You didn’t read that number wrong – Turkey is home to more than 500 islands sprawled out along its coast. Many are rugged and uninhabited but, on the assortment of populated ones, you’ll enjoy the same vibrant culture as Turkey’s mainland. What’s more, a great number of them are within easy reach, accessible by bridge or a short ferry ride.
Most Turkish islands are steeped in Greek and Turkish influences, so on any given day you’ll drift past Greek Orthodox churches, Ottoman mosques, and restaurants freely mixing both cuisines. While on the islands, you’ll also be privy to a unique island culture, complete with beaches, waterfront eateries and scenic promenades.
A list of 500+ islands to choose from can be a tad overwhelming, so we’ve whipped up a selection of the finest Turkish islands you’d be wise to visit.
Bozcaada – also known as ‘Tenedos’ – is a small island with a massive personality. It’s only 24-by-24 square kilometres, but that space is packed to the gills with activities, not to mention endless vineyards that help solidify the island’s reputation as being one of Turkey’s wine hotspots.
Over the years, the island has switched ruling hands, so its streets are laden with Greek and Turkish influences, think whitewashed buildings and towering mosques. Bozcaada is best enjoyed at a relaxing pace, wandering down cobbled streets and enjoying a glass of wine along the harbour, but there are also more tourist-orientated spots like a 15th-century castle and artisan markets to explore.
Cunda – also known as Alibey Island – radiates old-world charm, with red-roofed houses tucked into hillsides, colourful flowers draped between walkways and a crystalline stretch of coast begging for afternoon swims. It’s connected to Turkey’s town of Ayvalik by the main bridge, so getting in and out of the mainland is easy. The top attraction here is undoubtedly the beach, where you can either go for a swim, lounge on the shores or embark on a scuba excursion with a local centre.
Located just off the coast of Istanbul, Buyukada is the largest island of the Princes’ Island archipelago, and the most popular, for good reason. Private vehicles and taxis are strictly forbidden here, so you’ll have to see the sites as the locals do – on foot, by bike or horse-drawn carriage. The coastline and bordering hills are lined with awe-inspiring Ottoman-Victorian mansions, historic churches like the Hagia Yorgi – rumoured to grant the wishes of all who enter – and charming cafes.
Gokceada – whose official name was Imbros Island up until the 1970s – is the largest of Turkey’s many islands. It’s known for its spectacular natural beauty, which consists of rolling hills, untouched countrysides and a series of beaches. The island is also nearby to the country’s only underwater national park, the Gokceada Underwater Park, which you can explore with local scuba centres. On land, Gokceada is filled with tiny, historical villages whose restaurants and churches give a peek into traditional Turkish life.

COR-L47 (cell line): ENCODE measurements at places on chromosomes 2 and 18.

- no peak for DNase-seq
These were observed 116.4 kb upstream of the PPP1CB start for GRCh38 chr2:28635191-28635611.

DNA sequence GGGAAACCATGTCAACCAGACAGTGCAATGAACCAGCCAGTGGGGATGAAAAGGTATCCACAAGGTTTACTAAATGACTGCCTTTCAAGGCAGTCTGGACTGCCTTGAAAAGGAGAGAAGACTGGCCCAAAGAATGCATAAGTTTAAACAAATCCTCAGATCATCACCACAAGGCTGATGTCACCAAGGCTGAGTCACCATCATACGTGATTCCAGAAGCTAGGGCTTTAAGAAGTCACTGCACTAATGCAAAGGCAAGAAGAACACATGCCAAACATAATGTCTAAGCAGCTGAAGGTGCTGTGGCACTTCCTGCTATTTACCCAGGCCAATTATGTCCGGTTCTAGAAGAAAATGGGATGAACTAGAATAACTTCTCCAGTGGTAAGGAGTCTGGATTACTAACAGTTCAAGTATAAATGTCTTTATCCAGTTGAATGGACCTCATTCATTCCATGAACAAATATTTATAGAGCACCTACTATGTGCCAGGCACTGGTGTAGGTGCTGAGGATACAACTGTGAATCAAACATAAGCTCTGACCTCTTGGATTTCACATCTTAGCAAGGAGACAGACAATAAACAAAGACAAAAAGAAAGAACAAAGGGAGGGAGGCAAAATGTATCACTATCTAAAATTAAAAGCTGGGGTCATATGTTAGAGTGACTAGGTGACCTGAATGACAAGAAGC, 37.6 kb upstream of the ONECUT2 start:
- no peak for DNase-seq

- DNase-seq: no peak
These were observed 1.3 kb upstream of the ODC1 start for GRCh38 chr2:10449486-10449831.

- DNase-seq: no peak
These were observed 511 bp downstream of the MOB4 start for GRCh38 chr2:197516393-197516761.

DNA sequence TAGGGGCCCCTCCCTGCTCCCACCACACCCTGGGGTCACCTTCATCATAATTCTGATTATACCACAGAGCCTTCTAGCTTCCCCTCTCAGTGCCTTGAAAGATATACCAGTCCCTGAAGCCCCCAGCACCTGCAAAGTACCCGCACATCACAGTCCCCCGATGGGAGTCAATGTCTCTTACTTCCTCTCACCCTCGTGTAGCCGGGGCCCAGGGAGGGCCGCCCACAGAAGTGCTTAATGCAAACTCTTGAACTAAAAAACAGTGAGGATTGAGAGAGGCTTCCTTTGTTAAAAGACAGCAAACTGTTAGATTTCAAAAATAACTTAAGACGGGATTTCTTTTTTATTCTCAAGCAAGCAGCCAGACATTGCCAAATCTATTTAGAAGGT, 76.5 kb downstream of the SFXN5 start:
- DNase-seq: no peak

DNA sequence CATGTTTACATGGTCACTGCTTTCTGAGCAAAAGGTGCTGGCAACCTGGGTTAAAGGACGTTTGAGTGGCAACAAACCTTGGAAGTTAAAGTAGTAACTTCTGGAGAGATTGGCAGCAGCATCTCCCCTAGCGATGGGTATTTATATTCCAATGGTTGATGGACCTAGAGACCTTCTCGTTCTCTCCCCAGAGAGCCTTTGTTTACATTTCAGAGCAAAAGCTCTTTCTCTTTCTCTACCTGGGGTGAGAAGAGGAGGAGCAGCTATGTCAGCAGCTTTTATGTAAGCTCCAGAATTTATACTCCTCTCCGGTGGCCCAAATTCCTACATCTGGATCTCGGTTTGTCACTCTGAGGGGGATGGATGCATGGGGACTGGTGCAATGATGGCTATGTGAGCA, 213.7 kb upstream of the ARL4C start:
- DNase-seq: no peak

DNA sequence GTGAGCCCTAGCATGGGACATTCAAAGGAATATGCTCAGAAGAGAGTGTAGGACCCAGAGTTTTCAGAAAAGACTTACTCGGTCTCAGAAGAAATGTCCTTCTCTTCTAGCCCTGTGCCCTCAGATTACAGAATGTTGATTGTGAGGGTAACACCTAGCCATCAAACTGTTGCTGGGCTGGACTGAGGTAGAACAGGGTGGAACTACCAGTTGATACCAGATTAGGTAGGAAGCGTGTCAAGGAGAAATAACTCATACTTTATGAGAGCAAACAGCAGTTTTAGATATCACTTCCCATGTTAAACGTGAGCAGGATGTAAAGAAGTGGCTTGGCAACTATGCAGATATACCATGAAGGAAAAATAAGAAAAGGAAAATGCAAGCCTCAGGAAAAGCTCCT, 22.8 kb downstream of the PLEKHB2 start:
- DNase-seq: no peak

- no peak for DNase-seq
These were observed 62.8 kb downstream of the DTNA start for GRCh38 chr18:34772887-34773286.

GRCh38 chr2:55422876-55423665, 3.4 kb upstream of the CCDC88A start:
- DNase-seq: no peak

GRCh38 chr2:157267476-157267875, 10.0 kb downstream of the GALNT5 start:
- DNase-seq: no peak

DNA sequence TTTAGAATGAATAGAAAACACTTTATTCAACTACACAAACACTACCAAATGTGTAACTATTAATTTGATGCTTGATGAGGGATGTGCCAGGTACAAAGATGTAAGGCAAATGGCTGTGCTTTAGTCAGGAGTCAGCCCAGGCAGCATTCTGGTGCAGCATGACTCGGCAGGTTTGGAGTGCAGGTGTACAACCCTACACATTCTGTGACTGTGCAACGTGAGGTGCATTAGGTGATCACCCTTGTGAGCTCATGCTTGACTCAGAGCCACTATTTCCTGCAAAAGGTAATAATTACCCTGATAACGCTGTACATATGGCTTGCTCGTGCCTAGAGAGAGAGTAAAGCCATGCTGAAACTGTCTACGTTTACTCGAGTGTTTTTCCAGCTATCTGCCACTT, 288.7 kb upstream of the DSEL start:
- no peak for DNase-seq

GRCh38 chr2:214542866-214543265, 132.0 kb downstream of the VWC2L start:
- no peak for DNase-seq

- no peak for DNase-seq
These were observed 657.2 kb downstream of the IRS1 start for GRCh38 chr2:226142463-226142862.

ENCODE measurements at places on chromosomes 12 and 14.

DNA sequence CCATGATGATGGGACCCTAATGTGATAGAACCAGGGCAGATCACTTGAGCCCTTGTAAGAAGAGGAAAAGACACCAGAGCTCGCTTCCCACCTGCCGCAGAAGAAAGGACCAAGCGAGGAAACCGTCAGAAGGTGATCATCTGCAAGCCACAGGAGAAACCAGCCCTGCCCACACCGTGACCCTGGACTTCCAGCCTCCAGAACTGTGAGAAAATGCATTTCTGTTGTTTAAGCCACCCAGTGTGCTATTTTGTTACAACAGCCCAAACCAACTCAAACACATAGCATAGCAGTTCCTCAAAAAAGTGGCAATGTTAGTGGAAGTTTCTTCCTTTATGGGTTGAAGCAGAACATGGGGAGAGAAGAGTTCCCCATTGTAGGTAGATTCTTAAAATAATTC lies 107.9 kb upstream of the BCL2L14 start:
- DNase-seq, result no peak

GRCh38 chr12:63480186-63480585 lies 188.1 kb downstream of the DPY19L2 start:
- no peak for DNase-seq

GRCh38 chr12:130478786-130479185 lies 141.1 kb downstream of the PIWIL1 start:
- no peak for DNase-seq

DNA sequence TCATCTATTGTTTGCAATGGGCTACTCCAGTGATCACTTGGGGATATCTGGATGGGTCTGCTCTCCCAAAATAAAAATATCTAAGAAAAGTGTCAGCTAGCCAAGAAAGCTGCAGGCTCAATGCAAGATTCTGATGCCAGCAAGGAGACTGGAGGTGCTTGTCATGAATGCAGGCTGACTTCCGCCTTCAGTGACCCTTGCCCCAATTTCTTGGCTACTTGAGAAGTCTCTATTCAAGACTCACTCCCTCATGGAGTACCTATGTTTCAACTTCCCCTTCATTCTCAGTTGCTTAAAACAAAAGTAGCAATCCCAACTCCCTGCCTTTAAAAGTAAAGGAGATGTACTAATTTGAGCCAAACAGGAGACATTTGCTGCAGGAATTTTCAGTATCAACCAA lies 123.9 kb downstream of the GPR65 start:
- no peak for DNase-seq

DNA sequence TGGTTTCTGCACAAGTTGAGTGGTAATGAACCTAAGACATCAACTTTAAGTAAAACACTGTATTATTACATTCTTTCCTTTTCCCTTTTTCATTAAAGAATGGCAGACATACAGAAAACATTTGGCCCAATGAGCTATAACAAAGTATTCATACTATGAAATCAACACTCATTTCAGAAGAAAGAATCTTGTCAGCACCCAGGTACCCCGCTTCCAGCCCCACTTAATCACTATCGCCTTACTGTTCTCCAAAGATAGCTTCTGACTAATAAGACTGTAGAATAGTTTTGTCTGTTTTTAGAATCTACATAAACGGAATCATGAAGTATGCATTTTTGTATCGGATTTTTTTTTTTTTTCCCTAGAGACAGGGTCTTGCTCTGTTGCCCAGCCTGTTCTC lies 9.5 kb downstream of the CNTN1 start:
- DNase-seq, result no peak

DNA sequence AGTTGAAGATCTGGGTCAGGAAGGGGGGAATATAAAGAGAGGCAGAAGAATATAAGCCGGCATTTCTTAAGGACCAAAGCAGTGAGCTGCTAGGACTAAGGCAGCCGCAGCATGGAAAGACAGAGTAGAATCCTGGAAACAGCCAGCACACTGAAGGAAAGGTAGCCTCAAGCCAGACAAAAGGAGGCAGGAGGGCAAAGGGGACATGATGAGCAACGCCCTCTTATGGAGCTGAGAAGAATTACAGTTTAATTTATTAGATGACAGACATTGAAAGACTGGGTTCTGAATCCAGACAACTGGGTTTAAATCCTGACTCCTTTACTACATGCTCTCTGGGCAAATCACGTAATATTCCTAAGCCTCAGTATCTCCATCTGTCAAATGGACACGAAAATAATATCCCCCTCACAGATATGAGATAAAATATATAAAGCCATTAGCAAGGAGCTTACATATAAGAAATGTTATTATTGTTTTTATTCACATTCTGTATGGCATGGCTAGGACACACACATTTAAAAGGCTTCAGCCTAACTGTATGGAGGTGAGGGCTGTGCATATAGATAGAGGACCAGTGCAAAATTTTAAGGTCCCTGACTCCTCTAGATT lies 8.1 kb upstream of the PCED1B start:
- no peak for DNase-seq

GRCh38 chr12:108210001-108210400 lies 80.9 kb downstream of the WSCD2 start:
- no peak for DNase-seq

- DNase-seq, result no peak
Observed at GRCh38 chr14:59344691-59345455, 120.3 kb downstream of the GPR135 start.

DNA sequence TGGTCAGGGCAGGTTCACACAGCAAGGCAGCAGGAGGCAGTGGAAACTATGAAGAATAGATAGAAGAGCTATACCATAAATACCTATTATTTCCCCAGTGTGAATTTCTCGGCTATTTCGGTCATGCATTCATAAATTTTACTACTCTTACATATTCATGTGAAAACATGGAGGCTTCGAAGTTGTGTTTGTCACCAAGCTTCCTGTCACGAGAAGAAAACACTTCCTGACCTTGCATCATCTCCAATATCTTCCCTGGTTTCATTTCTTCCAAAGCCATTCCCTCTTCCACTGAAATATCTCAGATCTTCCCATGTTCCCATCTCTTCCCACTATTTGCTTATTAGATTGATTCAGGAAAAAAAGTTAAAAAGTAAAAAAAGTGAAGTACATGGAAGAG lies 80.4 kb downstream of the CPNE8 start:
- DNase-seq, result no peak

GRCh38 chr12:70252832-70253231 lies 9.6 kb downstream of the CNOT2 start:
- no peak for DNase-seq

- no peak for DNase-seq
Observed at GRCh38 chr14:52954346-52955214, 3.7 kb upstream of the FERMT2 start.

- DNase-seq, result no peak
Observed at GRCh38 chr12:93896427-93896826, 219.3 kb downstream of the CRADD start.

If you’re looking for a Turkish island experience off the beaten tourist track, Burgazada, the third largest of the Prince Islands, should be at the top of your list. It isn’t packed with many holiday attractions outside of shaded cafes, beautiful churches along the coast and a waterfront made for strolling, but that’s just how its visitors and locals like it.
Heybeliada enjoys many of the same amenities as its larger and nearby counterpart, Buyukada, but with a more hidden gem feel. Its coast is lined with rocky shores, a waterfront promenade and some beautiful, historic architecture. Another thing it shares with Buyukada – no motor vehicles are allowed, so you’ll be confined to scenic bike rides and horse-drawn carriages. That said, it’s a great spot for quiet strolls, as it’s also home to pine forests and the Halki Theological School, whose peaceful grounds overlook the sea.
Where many of Turkey’s islands carry an untouched air, Avsa feels more like a traditional holiday destination. It’s mostly visited by Turkish holidaygoers, but everybody is welcome on these busy shores. Avsa only really has two populated towns, the main town and a smaller village, Araplar, with hills in between.
There are small, private bays dotted around the coast, as well as longer, more vibrant beaches – but be advised, the summers here are very hot. The island is also home to a local wine producer, Bortacina, whose vino is well-known in Turkey and available to sip in quaint, waterfront-facing restaurants.
Kekova is a small, hilly island whose coast is brimming with Mediterranean restaurants, boats debarking for scenic cruises and ruins leftover from the Byzantine and Lycian eras. But there’s much more brewing under the sea’s surface – literally. Just under the water is a sunken city from the 2nd century, whose craggy buildings can be seen below the waves from guided tours.